By August 4th, 1981, it was all over. Shortly after 4pm that afternoon, the jury returned its verdict. Carlos Marcello was found guilty on the charge of violating the RICO Statute, which carried a penalty of up to twelve years imprisonment. The next day, he was indicted by a Los Angeles grand jury for conspiring to bribe a federal judge. Bad was turning to worse very quickly.
The trial and conviction of Carlos sent shock waves through the American Mafia. Other people had been mentioned in the trial tapes Aiuppa, boss of Chicago; Santo Trafficante Jr., head of the Tampa mob; and Joe Civello, the man who ran Dallas for the Marcello family. Only a little over 10% of the recorded conversations had been presented in evidence. What was on the rest of the tapes? Would Carlos cut a deal with the government to ameliorate his sentence? The FBI heard of rumors going through the New Orleans underworld that a mob contract was out on him, and advised Carlos accordingly.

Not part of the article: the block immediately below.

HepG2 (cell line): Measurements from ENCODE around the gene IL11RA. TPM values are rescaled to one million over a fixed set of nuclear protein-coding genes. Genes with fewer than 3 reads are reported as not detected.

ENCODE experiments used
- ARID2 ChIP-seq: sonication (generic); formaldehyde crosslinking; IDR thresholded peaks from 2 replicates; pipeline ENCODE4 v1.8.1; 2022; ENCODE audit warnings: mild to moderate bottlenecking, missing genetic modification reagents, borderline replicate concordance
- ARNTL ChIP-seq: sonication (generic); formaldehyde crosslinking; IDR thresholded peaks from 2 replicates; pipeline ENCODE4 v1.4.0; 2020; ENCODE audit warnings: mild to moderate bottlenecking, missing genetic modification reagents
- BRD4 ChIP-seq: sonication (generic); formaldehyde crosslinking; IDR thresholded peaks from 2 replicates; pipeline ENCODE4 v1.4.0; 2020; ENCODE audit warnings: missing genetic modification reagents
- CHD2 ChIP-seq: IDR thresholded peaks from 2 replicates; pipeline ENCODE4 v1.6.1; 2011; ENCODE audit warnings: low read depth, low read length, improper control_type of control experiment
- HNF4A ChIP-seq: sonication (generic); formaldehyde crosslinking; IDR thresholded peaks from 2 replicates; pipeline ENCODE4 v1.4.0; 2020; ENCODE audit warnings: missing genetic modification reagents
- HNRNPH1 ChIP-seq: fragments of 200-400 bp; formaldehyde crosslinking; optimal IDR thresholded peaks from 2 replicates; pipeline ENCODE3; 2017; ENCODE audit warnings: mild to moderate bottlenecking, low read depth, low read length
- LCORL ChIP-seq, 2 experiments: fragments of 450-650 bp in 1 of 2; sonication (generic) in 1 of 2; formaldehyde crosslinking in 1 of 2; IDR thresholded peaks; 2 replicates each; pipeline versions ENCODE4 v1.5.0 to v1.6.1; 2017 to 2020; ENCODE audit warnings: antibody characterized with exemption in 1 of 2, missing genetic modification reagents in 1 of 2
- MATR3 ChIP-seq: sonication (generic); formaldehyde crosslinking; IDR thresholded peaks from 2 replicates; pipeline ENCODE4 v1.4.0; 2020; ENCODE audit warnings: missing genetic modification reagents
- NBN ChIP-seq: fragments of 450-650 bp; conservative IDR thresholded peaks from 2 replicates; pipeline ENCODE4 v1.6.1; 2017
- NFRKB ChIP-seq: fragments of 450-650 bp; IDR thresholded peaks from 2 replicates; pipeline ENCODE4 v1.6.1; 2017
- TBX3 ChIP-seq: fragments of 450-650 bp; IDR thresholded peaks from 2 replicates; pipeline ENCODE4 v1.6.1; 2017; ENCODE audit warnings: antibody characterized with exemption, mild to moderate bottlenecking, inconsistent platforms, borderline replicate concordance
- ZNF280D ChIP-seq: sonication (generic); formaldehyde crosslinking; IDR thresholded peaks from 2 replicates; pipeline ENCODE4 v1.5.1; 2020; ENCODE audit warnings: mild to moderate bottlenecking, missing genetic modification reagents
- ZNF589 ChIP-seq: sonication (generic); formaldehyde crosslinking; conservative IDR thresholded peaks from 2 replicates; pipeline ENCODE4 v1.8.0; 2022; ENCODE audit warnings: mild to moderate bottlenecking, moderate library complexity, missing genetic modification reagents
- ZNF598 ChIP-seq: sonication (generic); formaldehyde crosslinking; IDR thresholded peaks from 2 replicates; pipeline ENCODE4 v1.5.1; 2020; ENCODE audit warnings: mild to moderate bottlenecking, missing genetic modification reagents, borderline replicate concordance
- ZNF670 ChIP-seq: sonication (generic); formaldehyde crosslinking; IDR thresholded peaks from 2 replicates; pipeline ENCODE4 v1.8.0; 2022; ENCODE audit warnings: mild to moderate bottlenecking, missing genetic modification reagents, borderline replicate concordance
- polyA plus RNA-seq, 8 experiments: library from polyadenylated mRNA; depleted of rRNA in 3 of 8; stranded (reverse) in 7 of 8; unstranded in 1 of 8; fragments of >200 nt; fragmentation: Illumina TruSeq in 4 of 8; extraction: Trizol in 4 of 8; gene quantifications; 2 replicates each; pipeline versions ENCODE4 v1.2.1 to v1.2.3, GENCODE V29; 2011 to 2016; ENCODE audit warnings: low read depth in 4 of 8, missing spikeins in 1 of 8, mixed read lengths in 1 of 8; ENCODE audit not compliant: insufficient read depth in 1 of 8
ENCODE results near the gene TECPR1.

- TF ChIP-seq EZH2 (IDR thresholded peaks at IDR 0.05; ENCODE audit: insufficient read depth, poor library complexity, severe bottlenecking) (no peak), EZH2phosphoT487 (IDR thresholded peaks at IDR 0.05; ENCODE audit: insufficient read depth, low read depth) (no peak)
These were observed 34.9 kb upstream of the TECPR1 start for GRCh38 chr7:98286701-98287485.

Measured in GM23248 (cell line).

On November 30th, 1981, he went on trial in Los Angeles, and eleven days later, the jury found him guilty on all three counts as charged. On January 25th, 1982, back in a federal courthouse in New Orleans, Carlos was sentenced in the BRILAB case. Judge Morey Secon handed down a sentence of seven years in prison and a fine of $25,000. Out on bail, Carlos had to wait until April, 1982, to find out what his fate would be in Los Angeles. For a 72-year-old man who had spent his life controlling events, it must have been an interminable delay.
In Los Angeles, Carlos was sentenced to ten years in prison. At the hearing, Judge Edward Devitt said to Carlos, "You've led a life of crime...by any evaluation it's fair to say you're a very bad man."